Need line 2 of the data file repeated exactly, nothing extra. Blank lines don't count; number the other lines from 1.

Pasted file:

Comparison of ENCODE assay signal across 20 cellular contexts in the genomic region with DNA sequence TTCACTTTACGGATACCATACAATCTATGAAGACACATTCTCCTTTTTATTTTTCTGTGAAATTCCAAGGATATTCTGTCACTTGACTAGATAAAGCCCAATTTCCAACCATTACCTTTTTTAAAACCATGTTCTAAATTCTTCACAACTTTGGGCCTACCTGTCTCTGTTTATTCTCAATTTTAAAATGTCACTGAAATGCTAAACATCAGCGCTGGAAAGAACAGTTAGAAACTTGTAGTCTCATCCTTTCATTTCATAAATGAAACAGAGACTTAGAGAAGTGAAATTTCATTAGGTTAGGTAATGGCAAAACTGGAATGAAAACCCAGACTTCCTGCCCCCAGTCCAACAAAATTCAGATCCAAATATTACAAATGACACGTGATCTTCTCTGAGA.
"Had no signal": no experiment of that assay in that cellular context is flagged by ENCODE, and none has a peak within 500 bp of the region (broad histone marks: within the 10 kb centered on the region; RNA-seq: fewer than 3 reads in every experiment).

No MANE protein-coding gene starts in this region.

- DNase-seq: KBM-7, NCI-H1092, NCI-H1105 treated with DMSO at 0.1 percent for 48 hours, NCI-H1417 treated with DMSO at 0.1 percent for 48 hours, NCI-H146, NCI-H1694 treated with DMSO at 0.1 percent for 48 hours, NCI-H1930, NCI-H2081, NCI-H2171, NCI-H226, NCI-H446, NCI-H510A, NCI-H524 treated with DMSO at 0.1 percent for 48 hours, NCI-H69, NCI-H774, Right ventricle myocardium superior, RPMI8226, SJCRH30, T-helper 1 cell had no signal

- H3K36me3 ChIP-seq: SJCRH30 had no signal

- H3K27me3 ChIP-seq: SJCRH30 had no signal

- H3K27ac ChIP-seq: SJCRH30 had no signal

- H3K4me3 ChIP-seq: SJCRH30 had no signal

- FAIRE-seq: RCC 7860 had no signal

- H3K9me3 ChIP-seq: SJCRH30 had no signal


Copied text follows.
"Had no signal": no experiment of that assay in that cellular context is flagged by ENCODE, and none has a peak within 500 bp of the region (broad histone marks: within the 10 kb centered on the region; RNA-seq: fewer than 3 reads in every experiment).